Pilot apprenticeship program in Jalalabad offers on-the-job training and stable careers.
4 APRIL 2009 | JALALABAD, NANGARHAR, AFGHANISTAN
Young men who lack an education or trade skills are left with few opportunities in Afghanistan. Manual day labor jobs are often the only legal employment options available, but the work is sporadic and the pay is not sufficient to support a family. To provide these at-risk young men with practical job training and steady, well-paid employment, USAID launched an apprenticeship program in Jalalabad, Nangarhar Province.
Over a period of four months, the first class of 30 young men received practical training in a variety of trades including tailoring, carpentry, metalwork, mobile phone repair, and car body repair. All participants were the sole breadwinners for their families and were determined to increase their job skills and earning potential to improve their families’ future.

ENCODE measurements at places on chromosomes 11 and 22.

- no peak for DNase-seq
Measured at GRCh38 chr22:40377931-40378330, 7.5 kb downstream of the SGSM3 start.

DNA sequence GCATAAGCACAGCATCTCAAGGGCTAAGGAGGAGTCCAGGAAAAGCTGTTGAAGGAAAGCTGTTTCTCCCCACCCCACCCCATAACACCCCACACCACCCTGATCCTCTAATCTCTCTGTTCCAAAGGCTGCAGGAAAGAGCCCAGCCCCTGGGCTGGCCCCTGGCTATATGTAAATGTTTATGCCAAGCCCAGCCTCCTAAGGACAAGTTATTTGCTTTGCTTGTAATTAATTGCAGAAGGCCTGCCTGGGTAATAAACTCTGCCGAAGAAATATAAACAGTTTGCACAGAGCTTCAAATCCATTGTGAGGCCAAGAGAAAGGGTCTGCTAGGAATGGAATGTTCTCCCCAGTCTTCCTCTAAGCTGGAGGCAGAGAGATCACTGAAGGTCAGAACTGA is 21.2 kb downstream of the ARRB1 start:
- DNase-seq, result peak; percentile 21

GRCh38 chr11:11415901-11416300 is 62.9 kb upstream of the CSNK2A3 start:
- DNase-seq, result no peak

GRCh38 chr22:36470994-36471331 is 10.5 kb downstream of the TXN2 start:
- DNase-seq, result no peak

Before beginning their apprenticeships, participants had difficulty securing daily work. They frequently accepted hard labor jobs that paid low wages amounting to approximately $3 per day. In comparison, during the apprenticeship program, they earned a living wage from their trainers, who all continued to employ their apprentices following the conclusion of the program. If the apprentices continue learning their new trades for an additional six months, they will possess the skills to open their own successful businesses.
The pilot project has provided successful outcomes for young men in Jalalabad, and USAID plans to expand the program throughout the eastern region of Afghanistan. This will allow a large number of jobless young men at the district and village levels to learn new professions; find stable, well-paying jobs; and support their families.
The apprentice program is one of several USAID/Afghanistan initiatives to provide job skills and increase employment. From 2005-2008, the Alternative Development Program/Eastern Region trained 8,568 men and women in business skills and created nearly 17,000 jobs.
Last updated: June 29, 2015